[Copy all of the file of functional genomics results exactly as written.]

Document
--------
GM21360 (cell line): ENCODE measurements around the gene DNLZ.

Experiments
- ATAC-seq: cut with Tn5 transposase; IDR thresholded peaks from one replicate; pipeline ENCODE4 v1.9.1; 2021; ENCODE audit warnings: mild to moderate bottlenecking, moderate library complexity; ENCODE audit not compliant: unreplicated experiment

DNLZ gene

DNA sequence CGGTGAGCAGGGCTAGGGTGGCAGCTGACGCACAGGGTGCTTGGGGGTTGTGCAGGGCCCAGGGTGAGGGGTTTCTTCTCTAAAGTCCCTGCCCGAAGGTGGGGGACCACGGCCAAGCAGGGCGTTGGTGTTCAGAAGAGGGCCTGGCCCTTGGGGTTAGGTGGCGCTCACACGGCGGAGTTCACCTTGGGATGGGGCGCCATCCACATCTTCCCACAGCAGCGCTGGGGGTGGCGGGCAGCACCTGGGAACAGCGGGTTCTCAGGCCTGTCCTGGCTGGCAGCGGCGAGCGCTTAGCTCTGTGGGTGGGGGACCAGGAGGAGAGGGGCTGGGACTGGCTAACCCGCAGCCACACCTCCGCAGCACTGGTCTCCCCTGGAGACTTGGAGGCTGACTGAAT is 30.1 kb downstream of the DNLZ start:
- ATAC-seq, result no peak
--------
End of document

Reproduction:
GM21360 (cell line): ENCODE measurements around the gene DNLZ.

Experiments
- ATAC-seq: cut with Tn5 transposase; IDR thresholded peaks from one replicate; pipeline ENCODE4 v1.9.1; 2021; ENCODE audit warnings: mild to moderate bottlenecking, moderate library complexity; ENCODE audit not compliant: unreplicated experiment

DNLZ gene

DNA sequence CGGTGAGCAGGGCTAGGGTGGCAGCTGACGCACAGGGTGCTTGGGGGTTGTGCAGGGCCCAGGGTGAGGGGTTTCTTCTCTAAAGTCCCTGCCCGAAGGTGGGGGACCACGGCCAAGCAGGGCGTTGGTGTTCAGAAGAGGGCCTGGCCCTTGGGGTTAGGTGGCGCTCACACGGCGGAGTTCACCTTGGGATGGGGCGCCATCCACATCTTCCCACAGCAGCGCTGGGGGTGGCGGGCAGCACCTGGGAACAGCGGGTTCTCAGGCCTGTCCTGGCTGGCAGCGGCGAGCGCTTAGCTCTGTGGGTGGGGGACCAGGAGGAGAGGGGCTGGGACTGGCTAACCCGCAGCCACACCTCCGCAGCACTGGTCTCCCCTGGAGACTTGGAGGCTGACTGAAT is 30.1 kb downstream of the DNLZ start:
- ATAC-seq, result no peak